Defective Hip Replacements – Implications for Doctors and Hospitals Defective Hip Replacements – Implications for Doctors and Hospitals

Defective Hip Replacements – Implications for Doctors and Hospitals

13 December 2011 | Health Sector

The recall of DePuy metal on metal hip replacements (manufactured by Johnson & Johnson Medical and implanted in approximately 5,500 Australian patients) has been widely publicised. The devices have been found to fail at a much higher rate than normal, and also to have released concerning levels of cobalt and chromium into the tissues of patients.

The higher than anticipated rate of repeat surgery was first noted by the Australian Joint Replacement Registry (AJRR) in patients with the implant in 2006. This was communicated to the Therapeutic Goods Authority (TGA). Higher failure rates were confirmed by the AJRR in 2007, and again communicated to the TGA. The TGA established an expert advisory group, and after a series of further reviews recommended in December 2009 that the product be withdrawn.

Patients say that as well as requiring replacement of the implants, the devices have damaged their hip joints and compromised the success of revision surgery, so requiring multiple operations. Some patients believe they have suffered ill effects from cobalt and chromium released by the metal on metal joint.

Johnson and Johnson is now dealing with around 3,500 claims and has paid out more than $21 million. At least two class actions are on foot.

The failure of the devices has prompted a Senate Committee report into regulatory standards for the approval of medical devices in Australia. The Senate Committee was shocked by the ‘intolerable, and unacceptable’ experiences of patients provided with the hip replacements. It indicated that the TGA ‘could have done more’ and that Johnson & Johnson Medical ‘did not serve patients well’. The Senate Committee also noted that many consumers only became aware that their medical device had been withdrawn from the market through the media or at their annual review, and that this was ‘clearly unacceptable’.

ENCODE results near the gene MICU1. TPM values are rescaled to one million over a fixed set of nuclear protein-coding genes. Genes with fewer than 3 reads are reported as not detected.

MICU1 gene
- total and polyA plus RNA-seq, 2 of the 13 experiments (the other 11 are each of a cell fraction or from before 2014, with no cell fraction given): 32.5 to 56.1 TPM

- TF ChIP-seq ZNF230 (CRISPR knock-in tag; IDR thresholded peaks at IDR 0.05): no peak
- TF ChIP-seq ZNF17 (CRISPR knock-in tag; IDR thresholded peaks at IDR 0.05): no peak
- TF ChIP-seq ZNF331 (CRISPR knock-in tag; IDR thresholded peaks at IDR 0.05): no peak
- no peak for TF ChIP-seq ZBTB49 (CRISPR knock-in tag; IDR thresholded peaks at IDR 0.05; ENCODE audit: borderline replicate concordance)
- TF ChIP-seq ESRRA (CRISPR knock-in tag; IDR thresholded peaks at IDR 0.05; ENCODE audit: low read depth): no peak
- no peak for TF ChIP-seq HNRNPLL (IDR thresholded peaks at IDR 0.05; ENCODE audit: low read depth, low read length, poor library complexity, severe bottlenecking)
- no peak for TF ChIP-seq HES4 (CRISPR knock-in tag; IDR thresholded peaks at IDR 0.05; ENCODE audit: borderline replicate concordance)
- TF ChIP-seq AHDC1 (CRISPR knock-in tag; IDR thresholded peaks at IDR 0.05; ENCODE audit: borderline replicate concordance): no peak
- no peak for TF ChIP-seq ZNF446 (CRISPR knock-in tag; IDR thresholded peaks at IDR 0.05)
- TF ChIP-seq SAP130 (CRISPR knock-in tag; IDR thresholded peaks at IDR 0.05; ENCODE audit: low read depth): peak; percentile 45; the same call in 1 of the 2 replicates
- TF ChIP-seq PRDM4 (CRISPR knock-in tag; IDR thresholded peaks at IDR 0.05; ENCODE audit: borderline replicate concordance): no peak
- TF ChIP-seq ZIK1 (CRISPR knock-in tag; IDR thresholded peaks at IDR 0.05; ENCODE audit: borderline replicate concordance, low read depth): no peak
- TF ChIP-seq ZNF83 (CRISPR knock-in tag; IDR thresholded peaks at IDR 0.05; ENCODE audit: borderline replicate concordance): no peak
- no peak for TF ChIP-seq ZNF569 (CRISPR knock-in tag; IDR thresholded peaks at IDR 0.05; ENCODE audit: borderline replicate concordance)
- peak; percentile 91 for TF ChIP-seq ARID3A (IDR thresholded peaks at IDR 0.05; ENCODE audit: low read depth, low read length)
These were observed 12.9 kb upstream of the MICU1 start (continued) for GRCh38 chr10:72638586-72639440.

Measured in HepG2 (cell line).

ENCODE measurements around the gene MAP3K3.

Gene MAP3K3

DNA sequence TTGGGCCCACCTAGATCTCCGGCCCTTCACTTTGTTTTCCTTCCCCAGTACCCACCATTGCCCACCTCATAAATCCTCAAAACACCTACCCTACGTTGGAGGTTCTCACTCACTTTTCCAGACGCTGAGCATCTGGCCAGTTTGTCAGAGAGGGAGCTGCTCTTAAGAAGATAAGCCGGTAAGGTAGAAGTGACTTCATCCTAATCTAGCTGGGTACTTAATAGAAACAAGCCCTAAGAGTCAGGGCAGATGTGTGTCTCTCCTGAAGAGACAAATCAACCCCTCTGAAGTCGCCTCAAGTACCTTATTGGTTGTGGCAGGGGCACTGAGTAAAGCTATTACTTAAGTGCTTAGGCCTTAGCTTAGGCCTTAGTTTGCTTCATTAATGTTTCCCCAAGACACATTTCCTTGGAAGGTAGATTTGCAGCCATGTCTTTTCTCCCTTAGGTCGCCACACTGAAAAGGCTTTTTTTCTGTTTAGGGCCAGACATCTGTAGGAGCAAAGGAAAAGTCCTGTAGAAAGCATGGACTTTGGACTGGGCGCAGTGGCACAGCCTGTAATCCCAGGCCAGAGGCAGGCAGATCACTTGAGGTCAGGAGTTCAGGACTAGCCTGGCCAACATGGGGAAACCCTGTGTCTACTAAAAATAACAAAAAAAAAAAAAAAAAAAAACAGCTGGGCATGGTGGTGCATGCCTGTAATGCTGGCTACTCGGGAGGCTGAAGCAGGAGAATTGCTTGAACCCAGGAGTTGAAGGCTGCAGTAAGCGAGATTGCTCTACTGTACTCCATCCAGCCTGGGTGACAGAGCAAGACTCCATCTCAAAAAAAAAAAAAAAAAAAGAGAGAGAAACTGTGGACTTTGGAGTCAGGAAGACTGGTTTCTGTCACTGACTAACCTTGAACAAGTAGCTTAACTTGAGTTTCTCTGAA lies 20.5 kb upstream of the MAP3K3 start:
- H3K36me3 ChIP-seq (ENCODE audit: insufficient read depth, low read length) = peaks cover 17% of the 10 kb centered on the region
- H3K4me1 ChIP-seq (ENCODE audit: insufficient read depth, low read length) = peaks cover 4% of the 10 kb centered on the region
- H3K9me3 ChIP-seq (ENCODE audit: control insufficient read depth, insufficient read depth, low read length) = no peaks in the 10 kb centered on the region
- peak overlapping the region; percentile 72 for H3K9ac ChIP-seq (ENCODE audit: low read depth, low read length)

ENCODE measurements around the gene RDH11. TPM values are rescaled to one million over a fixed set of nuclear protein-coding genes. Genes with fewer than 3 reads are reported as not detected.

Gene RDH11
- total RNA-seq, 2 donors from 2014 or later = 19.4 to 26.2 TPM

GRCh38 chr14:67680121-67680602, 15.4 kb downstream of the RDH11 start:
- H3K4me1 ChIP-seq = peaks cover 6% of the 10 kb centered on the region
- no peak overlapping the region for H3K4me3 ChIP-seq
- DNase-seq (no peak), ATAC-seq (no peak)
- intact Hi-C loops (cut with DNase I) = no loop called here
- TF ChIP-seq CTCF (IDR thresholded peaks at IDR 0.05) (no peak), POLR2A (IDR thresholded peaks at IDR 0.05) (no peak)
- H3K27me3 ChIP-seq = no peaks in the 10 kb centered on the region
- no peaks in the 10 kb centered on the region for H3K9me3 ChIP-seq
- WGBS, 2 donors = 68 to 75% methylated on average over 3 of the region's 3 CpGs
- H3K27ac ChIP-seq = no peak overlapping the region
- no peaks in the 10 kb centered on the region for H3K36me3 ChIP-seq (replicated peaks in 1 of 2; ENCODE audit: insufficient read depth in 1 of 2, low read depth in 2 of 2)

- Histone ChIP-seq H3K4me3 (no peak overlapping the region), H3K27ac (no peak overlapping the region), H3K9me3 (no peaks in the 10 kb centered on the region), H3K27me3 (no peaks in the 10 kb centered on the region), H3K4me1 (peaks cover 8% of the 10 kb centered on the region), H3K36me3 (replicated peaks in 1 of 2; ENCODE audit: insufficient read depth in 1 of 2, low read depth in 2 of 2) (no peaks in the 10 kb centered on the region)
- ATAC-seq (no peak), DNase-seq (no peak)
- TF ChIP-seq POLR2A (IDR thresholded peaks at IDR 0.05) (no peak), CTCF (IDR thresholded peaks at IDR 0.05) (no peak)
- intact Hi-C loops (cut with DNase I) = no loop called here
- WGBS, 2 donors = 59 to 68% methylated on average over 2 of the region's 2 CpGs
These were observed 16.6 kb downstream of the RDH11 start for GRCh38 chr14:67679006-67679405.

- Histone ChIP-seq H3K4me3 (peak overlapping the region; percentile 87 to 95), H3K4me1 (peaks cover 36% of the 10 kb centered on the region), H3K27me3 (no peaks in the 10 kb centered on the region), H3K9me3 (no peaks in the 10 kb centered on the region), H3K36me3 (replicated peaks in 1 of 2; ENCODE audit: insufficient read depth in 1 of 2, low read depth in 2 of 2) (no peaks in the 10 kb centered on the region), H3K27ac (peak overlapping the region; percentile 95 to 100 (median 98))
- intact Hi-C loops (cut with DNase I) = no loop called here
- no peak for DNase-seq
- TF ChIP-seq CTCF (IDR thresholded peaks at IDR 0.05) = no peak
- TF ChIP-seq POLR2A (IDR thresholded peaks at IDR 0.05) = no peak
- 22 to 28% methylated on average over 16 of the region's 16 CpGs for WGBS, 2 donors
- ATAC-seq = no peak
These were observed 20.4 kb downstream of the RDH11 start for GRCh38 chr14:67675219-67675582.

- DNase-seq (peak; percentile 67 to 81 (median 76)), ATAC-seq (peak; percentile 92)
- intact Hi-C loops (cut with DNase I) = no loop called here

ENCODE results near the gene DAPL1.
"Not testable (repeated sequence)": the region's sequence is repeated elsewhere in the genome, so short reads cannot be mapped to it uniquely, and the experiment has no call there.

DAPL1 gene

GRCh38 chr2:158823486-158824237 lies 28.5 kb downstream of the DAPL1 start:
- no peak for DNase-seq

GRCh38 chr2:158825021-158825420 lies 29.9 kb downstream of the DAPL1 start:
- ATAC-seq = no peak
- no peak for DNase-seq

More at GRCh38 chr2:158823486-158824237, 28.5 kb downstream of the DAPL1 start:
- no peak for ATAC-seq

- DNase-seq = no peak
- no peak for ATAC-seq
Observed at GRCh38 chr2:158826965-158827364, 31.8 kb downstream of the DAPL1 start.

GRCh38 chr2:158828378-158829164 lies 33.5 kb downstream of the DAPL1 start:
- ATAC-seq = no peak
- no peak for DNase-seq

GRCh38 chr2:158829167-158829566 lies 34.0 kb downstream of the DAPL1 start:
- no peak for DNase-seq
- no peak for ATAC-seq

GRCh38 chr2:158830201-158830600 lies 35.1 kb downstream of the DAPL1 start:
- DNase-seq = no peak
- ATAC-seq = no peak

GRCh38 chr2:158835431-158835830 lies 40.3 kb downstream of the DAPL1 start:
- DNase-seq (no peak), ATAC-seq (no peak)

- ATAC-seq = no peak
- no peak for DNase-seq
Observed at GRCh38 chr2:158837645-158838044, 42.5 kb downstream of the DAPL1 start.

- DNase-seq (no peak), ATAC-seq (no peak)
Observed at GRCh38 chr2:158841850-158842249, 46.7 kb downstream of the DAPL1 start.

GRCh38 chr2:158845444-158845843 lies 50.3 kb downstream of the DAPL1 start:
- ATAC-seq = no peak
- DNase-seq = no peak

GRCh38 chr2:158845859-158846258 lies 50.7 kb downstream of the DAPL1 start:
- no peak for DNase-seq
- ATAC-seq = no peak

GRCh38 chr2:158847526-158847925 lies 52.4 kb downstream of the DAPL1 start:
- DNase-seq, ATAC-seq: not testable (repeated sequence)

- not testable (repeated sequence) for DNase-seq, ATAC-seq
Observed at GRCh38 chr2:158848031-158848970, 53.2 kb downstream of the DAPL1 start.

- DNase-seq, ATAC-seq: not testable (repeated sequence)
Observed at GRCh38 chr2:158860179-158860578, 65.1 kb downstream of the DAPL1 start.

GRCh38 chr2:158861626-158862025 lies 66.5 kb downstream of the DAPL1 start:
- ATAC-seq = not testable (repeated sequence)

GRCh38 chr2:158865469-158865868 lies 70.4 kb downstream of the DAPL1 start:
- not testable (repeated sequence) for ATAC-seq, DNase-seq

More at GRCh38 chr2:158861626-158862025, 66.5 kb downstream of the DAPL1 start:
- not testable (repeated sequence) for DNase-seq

Claims relating to the DePuy prosthesis may not be solely directed to the manufacturer. Doctors and hospitals could be exposed where they were (or should have been) aware of the issue with the implants and did not take reasonable steps to warn of or manage the risk.

The Committee made 18 recommendations aimed at improving the regulation and monitoring of medical devices, including;

  1. A mandatory requirement be imposed upon health practitioners to report problems with medical devices in certain circumstances;
  2. The Department of Health and Aging (the Department) urgently prepare a comprehensive communications strategy to inform medical practitioners, patients and the general public about the issues with the hip replacements; and
  3. The Department undertake further work to address the issue of inducements paid by medical device manufacturers and pharmaceutical companies to doctors and teaching hospitals.

The extent to which the recommendations of the Committee are adopted by the legislature remains to be seen. The DePuy hip replacement saga will likely see another notch added to the belt of Australia’s class action specialists. It may also result in further mandatory reporting requirements for doctors and hospitals and a legislative rather than voluntary requirement that doctors and hospitals disclose any inducements received from manufacturers of medical devices or pharmaceuticals.

Article by Andrew Drynan, Senior Associate

Get In Touch